Applying to work? Think of a resume as an instrument for marketing yourself.
A resume showcases your background, your skills, and your education so that a potential employer can quickly and easily able to see how your individual experience can contribute to a company’s success.
Here’s what you need to know about writing a resume, the step-by-step procedure, samples, and tips to help you create an impressive one.
WHAT IS A RESUME?
A resume is a concise written account that summarizes an applicant’s personal, educational, and professional qualifications and experience written when applying for a job. It is probably one of the most important tools in assisting you with a job whether in the private or public sector.
Resume vs. Curriculum Vitae
These two documents differ mainly in terms of what each is used for, the length of it, what details are included, and how it is formatted.
|Purpose||Most job applications||Usually for applications in the academe, medical fields, and scientific research|
|Usual length||One to two pages||No page limit|
|Amount of information||As short and concise as possible||Contains a lot more information|
|Customization||Highly customized to match the specific requirements per position||No changes unless there are new achievements or qualifications|
|Layout||Creative or minimalist design with bullet points, colors, icons, and other design elements||Minimalist design with plain text, more sections, and no bullet points|
HOW TO WRITE A RESUME?
Writing a resume shouldn’t be that complicated. Make it as simple as possible. Below are the tips and procedures you must consider.
INFORMATION YOU NEED TO INCLUDE IN YOUR RESUME:
Here are the important elements you must consider in writing your resume:
- NAME – Your true and full name.
- CONTACT NUMBER – Your contact number should be the active one – so that the employer can contact you easily when you got the job.
- E-mail Address – Other employers send an update about the application via E-mail Address. As much as possible your E-mail address should be the combination of your first name and surname.
- HOME ADDRESS – The employer should consider how far you’re away from the workplace.
- OBJECTIVE – What is your objective in applying for the position you are looking for?
- WORK EXPERIENCE – Include your past work experience so that the employer will see what you are capable of and what you’re already good at.
- EDUCATIONAL ATTAINMENT – This is important, especially for those who are fresh graduates that don’t have any work experience. Believe it or not, other employers consider the school you graduated from.
Steps in Writing an Effective Resume
Since your future career depends on the quality of your resume, it is important to make the most out of it. Make it simple and concise. Provide a clear structure so it satisfies your recruiter in the beginning.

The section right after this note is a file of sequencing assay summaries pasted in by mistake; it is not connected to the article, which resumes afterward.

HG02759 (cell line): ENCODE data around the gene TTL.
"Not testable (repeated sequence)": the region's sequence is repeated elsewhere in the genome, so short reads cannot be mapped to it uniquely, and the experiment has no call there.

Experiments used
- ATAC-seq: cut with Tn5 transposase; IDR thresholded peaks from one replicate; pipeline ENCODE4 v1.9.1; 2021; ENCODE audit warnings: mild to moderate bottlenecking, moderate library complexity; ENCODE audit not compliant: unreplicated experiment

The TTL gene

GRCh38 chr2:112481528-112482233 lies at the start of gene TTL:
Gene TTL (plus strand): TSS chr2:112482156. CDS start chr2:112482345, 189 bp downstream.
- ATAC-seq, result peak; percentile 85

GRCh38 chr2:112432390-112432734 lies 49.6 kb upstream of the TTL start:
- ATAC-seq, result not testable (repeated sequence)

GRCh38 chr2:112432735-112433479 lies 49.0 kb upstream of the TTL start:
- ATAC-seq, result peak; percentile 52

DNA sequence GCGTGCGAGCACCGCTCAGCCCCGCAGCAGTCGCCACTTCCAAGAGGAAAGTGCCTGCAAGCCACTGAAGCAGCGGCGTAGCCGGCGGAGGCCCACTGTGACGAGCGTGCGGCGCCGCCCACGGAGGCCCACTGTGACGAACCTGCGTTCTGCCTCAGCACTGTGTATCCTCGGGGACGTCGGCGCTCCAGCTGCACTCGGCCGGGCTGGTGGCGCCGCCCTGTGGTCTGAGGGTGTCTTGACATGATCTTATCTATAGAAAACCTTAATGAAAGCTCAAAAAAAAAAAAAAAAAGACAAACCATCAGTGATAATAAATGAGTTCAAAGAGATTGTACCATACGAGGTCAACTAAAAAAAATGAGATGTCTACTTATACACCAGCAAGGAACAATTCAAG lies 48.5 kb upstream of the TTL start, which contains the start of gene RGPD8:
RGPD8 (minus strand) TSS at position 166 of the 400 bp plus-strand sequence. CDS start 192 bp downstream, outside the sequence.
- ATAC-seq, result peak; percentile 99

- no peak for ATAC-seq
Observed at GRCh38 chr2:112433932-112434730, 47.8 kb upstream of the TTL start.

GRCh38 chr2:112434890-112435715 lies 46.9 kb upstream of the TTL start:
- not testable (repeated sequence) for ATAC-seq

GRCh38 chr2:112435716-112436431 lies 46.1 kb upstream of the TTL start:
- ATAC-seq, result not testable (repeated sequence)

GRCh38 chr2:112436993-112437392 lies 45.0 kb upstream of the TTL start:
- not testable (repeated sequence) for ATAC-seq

STEP 1: Find the right resume format.
Resume formats differ in the qualifications they emphasize. So choose a format that highlights whatever you want recruiters to notice on your resume.
You may consider your work experience, skillset, career goals, and the job you’re applying for.
Here are the different resume formats you can choose from:
a. Reverse-chronological. This classic resume format highlights career progression by listing work experience in reverse-chronological order, starting with the latest and working back through past jobs.
b. Functional. It emphasizes an applicant’s skills rather than work experience.
c. Hybrid. It is a combination of both reverse-chronological and functional formats. This format consists of two parts: the first part highlights relevant qualifications and skills, while the second part lists your work history.
d. Infographic. This format uses graphic design elements such as colors, illustrations, icons, charts, and font styling instead of just basic text.
STEP 2: Type in your header.
Always put your name and contact information at the top regardless of the resume format you use.
Must-have information on a resume header:
- Full name
- Telephone number/Mobile number
- Email address
Optional information on a resume header:
- Professional title (e.g., “Marketing Professional,” “Web Developer,” etc.)
- LinkedIn profile URL
- Website/Blog URL
- Link to an online portfolio
STEP 3: Write the introduction.
The introduction highlights the candidate’s most important qualification and it’s placed somewhere at the top of the page.
There are different ways to present a resume introduction. The right option depends on the job applied for, as well as the candidate’s skillsets and work experience.
a. Qualifications Summary. This is a list of key career accomplishments with four to six bullet points. Use this type of intro if you have a great list of work experience with quantitative achievements and distinct skill sets.
b. Career Objective. This field states in two to three sentences why you want a specific position in the company. This introduction is ideal for fresh graduates, entry-level candidates, and career-switchers with little or no relevant work experience.
c. Professional Profile. This introduction combines the qualifications summary and career objective and its perfect if you are applying for a position in the same industry, have particular expertise in your field, and have a major career achievement to highlight.